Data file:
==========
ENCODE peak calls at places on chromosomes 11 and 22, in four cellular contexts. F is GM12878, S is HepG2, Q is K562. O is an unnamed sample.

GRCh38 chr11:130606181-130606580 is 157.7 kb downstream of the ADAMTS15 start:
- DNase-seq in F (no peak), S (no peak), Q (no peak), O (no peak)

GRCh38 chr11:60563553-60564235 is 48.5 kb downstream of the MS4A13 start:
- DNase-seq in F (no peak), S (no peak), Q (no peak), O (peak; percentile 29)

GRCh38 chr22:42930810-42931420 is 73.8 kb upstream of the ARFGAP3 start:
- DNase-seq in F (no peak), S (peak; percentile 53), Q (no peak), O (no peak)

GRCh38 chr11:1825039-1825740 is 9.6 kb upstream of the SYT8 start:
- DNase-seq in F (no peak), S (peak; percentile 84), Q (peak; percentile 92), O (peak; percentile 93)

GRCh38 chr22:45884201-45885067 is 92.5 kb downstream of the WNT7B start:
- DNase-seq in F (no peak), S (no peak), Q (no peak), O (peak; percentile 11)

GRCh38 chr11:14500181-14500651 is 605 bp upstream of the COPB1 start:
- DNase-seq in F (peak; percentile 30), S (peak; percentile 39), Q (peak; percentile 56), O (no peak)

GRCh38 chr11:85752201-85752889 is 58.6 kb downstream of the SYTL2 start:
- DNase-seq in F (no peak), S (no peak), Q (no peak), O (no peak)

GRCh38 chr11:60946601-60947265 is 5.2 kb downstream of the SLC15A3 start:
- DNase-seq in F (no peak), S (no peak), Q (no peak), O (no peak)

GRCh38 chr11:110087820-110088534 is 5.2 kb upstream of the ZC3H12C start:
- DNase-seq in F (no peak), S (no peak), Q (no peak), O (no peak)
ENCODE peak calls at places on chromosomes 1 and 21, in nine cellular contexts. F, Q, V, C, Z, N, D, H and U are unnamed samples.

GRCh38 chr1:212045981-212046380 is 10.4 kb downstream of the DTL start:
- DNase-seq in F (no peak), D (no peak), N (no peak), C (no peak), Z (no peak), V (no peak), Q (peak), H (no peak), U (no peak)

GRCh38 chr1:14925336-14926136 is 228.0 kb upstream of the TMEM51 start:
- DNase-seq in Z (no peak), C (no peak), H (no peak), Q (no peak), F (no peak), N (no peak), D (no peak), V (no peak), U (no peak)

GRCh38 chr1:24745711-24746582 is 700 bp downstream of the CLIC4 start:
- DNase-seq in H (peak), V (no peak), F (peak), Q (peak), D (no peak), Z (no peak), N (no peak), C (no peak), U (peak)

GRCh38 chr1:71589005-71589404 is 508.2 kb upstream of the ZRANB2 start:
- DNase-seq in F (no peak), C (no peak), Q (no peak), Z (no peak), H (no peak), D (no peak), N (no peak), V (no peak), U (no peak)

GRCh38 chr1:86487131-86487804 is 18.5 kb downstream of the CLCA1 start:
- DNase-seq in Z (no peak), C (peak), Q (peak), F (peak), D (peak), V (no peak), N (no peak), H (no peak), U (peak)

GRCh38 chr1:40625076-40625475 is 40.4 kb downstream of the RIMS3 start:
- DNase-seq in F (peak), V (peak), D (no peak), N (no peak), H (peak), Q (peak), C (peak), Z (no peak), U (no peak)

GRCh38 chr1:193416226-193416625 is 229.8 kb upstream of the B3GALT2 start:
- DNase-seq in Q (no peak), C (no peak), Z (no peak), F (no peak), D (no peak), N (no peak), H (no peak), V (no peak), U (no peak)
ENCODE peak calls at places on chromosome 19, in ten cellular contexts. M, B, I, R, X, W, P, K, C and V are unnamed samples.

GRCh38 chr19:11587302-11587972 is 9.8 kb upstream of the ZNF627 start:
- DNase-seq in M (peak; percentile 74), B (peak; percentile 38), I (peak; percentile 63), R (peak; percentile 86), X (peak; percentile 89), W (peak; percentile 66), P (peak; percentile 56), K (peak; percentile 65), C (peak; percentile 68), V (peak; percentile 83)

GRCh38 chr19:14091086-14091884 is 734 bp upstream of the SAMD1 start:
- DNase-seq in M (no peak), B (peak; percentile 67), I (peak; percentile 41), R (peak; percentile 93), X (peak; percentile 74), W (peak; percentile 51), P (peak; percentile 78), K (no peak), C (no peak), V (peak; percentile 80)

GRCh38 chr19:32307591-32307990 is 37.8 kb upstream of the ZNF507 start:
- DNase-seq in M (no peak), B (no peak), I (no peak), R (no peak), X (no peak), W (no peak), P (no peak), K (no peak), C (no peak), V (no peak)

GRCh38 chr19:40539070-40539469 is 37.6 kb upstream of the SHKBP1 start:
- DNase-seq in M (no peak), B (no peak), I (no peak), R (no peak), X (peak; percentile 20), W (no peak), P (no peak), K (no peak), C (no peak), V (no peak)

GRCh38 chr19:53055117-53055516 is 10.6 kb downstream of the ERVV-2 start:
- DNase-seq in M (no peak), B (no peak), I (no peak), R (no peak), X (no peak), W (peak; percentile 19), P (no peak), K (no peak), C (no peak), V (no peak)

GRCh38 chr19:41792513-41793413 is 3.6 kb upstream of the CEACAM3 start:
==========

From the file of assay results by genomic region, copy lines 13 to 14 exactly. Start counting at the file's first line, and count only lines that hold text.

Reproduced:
- DNase-seq in F (peak; percentile 30), S (peak; percentile 39), Q (peak; percentile 56), O (no peak)

GRCh38 chr11:85752201-85752889 is 58.6 kb downstream of the SYTL2 start: